On business rates, small and medium-sized enterprises in Scotland already receive substantially more generous rates relief than will be provided under the temporary arrangements that the chancellor has proposed for England. Despite the chancellor's announcements, a small business in Scotland will continue to pay up to £3,050 less in business rates next year than it would in England.
Many of the tax increases announced by the chancellor will also be damaging for Scotland. Although the planned fuel duty rises are staggered, they will hit motorists and hauliers hard, and will be particularly painful for those who live in rural areas. I have repeatedly called on the chancellor to introduce a fuel duty regulator to help offset the higher costs of fuel that are faced by rural communities. The chancellor's decision to ignore those demands means that rural communities in Scotland will continue to pay some of the highest fuel prices in the UK.
The chancellor has also ignored the need for urgent reform of the alcohol tax system to directly link the rate of duty to alcohol content. The indiscriminate increase in duty that was announced yesterday will hurt premium products, such as Scotch whisky, and will fail to incentivise producers to make more low-alcohol products. Unlike minimum pricing, that tax increase is a blanket approach that puts up the price of everything but does not address the underlying problem of high-strength, low-price drinks. Dealing with only one drink, such as cider, does not address the issue.
Despite the UK Government's rhetoric about its ambitious efficiency programme, press reports today show that it is the UK Government that has taken two years to achieve savings worth 3.1 per cent of its budget, a target that the Scottish Government achieved in just 12 months.
I turn to the effect that the chancellor's budget statement will have on Scotland's public finances. The Scottish Government will receive consequentials of £76 million from next year's Scottish departmental expenditure limit budget. We will make proposals to the Parliament about how we intend to use those consequentials in early course. However, let us remember that, even after that adjustment, next year's Scottish budget will be 1.3 per cent lower in real terms than this year's.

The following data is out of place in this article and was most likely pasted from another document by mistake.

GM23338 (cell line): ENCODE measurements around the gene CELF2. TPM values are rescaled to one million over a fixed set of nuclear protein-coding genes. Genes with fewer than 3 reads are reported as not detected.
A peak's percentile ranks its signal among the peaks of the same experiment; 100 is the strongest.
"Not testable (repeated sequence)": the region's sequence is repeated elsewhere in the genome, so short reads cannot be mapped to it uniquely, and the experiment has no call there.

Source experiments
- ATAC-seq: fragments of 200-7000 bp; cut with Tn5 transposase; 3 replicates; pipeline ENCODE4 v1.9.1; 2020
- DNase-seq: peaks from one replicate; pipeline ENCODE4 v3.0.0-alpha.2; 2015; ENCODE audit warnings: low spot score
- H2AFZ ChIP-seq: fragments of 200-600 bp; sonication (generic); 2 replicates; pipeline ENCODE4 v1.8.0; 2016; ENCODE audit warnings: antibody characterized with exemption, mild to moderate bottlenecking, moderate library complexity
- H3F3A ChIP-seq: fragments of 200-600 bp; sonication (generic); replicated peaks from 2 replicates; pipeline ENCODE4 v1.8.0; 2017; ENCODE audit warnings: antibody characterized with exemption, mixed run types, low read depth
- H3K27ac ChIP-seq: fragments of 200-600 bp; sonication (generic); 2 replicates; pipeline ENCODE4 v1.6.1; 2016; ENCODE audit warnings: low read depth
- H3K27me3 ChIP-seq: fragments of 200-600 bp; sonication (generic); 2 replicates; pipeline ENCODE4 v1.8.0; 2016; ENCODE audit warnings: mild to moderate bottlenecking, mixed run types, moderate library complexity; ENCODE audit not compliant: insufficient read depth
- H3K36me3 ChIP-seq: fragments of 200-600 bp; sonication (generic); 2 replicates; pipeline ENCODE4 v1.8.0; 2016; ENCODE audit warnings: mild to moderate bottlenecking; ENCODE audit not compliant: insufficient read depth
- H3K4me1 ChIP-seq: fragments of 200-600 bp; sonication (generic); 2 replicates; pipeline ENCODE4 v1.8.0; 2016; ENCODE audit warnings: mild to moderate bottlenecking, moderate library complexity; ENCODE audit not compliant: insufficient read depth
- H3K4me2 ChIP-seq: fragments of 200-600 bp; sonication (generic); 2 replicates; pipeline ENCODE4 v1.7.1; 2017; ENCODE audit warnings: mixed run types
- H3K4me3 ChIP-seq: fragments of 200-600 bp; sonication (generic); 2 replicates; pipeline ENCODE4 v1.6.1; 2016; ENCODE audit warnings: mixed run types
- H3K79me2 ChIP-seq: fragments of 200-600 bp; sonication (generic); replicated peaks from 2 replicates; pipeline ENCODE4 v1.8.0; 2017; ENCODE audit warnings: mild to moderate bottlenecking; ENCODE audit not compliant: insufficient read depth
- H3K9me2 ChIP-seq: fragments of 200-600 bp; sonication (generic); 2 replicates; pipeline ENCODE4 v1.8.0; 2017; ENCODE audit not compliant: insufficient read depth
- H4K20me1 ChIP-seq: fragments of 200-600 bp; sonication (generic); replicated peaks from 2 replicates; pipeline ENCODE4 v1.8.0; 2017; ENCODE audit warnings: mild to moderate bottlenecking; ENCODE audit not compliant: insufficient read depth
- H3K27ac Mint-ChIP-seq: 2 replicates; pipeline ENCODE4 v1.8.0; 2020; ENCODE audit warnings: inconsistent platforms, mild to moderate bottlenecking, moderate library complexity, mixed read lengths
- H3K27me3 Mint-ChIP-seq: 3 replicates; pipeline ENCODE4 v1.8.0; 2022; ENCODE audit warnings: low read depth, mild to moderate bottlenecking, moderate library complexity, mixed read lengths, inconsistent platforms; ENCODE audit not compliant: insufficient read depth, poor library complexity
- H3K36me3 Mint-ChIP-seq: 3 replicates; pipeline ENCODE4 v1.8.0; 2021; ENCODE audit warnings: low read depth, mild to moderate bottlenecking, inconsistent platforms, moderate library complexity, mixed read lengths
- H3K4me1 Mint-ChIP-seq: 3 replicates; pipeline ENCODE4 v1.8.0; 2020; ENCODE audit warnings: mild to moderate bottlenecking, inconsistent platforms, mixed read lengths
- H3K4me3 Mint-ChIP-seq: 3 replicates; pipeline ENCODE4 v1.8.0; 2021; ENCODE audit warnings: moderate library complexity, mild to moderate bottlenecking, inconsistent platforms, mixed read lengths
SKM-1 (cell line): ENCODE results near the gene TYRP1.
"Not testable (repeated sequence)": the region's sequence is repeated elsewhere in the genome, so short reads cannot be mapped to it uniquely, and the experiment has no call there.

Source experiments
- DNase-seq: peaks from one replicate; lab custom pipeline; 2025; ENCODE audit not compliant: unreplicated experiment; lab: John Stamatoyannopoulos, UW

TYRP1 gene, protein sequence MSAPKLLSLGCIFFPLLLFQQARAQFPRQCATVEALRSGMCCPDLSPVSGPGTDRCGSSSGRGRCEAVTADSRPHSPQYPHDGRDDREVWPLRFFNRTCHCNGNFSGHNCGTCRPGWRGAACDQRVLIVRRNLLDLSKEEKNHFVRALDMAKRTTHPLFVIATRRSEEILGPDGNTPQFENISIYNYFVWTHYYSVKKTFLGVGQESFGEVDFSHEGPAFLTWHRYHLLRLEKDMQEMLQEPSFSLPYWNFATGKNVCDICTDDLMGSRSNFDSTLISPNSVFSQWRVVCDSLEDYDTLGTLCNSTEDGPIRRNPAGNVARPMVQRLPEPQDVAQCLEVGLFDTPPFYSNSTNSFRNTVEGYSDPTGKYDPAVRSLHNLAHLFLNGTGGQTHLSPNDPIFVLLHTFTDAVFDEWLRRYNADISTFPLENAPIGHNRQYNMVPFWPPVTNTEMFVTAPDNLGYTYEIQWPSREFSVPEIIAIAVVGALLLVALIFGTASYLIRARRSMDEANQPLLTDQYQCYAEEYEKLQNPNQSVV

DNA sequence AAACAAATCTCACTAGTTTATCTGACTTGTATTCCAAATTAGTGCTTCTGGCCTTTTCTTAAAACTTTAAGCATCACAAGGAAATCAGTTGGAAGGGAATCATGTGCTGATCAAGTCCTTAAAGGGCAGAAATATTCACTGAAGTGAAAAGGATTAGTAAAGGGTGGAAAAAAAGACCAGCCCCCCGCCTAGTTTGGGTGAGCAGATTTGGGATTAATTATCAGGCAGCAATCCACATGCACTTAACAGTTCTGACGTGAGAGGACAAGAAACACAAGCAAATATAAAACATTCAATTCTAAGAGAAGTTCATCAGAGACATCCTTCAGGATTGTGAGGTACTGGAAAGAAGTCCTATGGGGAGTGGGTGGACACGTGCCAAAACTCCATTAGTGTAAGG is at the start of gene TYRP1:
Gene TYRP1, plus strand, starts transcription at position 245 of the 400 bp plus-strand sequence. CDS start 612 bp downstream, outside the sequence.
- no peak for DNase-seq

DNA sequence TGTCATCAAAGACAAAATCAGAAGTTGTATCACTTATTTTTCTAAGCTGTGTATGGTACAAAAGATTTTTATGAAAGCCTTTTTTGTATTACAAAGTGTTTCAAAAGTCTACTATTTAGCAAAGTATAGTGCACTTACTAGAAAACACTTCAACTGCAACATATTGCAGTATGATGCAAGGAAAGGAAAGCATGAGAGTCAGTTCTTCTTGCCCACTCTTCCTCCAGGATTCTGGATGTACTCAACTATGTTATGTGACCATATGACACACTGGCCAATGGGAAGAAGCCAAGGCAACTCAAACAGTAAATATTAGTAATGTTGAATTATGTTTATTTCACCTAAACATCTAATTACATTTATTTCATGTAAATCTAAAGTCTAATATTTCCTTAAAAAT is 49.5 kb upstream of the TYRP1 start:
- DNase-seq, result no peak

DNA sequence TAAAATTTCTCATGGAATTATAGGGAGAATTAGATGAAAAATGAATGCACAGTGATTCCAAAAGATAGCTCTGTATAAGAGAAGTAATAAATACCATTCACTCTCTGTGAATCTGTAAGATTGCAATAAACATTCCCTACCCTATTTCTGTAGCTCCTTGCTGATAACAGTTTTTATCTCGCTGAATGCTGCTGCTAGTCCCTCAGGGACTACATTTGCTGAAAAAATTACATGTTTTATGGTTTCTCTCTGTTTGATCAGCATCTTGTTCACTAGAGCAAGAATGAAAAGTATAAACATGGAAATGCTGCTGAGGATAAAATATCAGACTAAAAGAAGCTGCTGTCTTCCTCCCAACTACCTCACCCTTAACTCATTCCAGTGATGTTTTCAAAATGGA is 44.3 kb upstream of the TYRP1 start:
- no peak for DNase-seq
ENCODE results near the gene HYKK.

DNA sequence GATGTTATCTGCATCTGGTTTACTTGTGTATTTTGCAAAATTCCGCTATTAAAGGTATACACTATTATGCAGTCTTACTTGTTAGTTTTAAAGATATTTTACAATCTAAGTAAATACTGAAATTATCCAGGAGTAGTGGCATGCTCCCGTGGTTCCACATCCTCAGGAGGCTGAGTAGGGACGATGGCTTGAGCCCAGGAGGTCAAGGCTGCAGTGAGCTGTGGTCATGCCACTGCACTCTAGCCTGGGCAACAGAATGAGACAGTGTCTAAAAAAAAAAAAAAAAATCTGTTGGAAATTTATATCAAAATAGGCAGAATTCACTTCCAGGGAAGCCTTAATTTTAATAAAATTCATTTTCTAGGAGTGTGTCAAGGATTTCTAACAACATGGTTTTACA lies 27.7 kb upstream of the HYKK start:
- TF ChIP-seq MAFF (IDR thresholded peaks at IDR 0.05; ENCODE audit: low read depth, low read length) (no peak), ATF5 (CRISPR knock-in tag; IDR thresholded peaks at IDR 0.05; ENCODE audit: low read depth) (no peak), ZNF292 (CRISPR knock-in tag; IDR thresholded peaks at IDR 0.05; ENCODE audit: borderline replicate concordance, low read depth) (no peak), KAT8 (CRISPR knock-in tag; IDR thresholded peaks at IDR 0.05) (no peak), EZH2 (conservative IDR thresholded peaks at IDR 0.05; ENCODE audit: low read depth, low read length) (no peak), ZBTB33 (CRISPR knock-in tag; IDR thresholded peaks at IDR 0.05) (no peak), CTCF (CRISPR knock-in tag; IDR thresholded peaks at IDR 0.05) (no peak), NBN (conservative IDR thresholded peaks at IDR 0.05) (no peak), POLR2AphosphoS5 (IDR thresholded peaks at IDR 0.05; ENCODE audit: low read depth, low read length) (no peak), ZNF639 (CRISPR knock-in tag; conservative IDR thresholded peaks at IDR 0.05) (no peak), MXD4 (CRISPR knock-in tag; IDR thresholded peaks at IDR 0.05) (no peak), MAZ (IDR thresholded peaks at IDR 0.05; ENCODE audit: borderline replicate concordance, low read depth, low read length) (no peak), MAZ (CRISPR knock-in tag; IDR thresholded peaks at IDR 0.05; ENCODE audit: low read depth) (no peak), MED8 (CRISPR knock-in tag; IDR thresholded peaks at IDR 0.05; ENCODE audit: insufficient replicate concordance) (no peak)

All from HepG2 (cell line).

I am also concerned that, despite repeated requests, the chancellor has failed to provide an explicit guarantee that, should he return to office after the general election, there will be no further cuts in the Scottish budget for 2010-11. The lack
Further targeted fiscal support in 2010-11 is vital if we are to safeguard our economic recovery. However, that does not preclude the chancellor from setting out how he intends to reverse the deterioration in public finances in future years. A credible deficit reduction plan is yet to be announced. The chancellor has made vague promises about safeguarding elements of health and education from cuts but, yet again, he chose not to announce the overall size of the UK departmental expenditure limit budget after 2010-11. The Institute for Fiscal Studies believes that the four years beginning 2011-12 will be the most difficult period for spending on public services since the 1970s. That will represent a major adjustment to public spending, and such cuts will inevitably have an impact on our budget.
The chancellor himself said yesterday that the next spending review will be the toughest for decades. We are already planning for our next spending review, and are doing so prudently and effectively. However, we are doing that work in an environment in which the UK Government has yet to set out the resources that we will have at our disposal. I have repeatedly pressed the chancellor for greater clarity on future budgets and the importance of starting to plan now for the tighter spending environment that we will face. Given that we must legislate for our 2011-12 budget by next February, there is an urgent need for the chancellor to give a clear picture of future public spending. It is not good enough to delay that until after the election, because it is not just the level but the nature of the reductions in public spending that matter.
In closing, I reiterate that the chancellor's statement was an opportunity to help safeguard Scotland's economic recovery, support employment and set out a path for future public spending. Instead, his statement provided no additional economic stimulus and did not provide the required clarity on future spending. Members should be in no doubt that the chancellor's budget was a missed opportunity for Scotland.